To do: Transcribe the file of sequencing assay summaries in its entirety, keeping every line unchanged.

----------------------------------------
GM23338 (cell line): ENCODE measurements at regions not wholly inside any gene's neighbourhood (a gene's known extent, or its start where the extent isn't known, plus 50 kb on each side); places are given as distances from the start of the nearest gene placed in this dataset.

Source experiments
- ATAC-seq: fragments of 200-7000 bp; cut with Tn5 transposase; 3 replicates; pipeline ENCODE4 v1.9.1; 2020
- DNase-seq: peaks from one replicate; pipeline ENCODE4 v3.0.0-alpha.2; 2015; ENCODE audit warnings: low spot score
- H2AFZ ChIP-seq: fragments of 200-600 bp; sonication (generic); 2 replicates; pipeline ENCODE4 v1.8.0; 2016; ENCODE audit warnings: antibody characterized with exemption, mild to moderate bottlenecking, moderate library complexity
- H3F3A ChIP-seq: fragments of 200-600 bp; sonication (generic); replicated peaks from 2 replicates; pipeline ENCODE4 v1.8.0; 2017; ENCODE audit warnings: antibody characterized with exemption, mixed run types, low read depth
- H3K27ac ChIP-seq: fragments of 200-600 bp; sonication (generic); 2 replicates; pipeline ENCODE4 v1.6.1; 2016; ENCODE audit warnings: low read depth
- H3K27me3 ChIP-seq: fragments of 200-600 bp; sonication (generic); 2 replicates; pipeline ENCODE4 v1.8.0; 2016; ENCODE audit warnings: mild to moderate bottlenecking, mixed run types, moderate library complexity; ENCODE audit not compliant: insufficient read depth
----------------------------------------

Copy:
GM23338 (cell line): ENCODE measurements at regions not wholly inside any gene's neighbourhood (a gene's known extent, or its start where the extent isn't known, plus 50 kb on each side); places are given as distances from the start of the nearest gene placed in this dataset.

Source experiments
- ATAC-seq: fragments of 200-7000 bp; cut with Tn5 transposase; 3 replicates; pipeline ENCODE4 v1.9.1; 2020
- DNase-seq: peaks from one replicate; pipeline ENCODE4 v3.0.0-alpha.2; 2015; ENCODE audit warnings: low spot score
- H2AFZ ChIP-seq: fragments of 200-600 bp; sonication (generic); 2 replicates; pipeline ENCODE4 v1.8.0; 2016; ENCODE audit warnings: antibody characterized with exemption, mild to moderate bottlenecking, moderate library complexity
- H3F3A ChIP-seq: fragments of 200-600 bp; sonication (generic); replicated peaks from 2 replicates; pipeline ENCODE4 v1.8.0; 2017; ENCODE audit warnings: antibody characterized with exemption, mixed run types, low read depth
- H3K27ac ChIP-seq: fragments of 200-600 bp; sonication (generic); 2 replicates; pipeline ENCODE4 v1.6.1; 2016; ENCODE audit warnings: low read depth
- H3K27me3 ChIP-seq: fragments of 200-600 bp; sonication (generic); 2 replicates; pipeline ENCODE4 v1.8.0; 2016; ENCODE audit warnings: mild to moderate bottlenecking, mixed run types, moderate library complexity; ENCODE audit not compliant: insufficient read depth